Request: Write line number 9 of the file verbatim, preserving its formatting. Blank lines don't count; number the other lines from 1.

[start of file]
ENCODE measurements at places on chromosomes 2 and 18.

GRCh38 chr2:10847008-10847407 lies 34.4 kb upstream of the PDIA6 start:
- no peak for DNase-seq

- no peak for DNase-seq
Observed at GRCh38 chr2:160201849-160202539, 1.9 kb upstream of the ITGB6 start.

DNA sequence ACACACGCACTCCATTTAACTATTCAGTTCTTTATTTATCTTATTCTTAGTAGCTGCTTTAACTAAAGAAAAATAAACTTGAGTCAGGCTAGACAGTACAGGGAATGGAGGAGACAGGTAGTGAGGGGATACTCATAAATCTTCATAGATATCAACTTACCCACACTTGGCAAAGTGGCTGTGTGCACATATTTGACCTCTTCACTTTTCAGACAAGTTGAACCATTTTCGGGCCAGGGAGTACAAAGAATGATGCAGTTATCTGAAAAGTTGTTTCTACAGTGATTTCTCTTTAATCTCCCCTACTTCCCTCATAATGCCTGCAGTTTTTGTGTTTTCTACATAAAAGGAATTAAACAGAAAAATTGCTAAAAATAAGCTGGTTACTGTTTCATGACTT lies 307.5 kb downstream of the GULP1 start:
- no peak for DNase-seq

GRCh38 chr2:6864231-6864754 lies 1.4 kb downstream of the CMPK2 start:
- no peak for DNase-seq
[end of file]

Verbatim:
- no peak for DNase-seq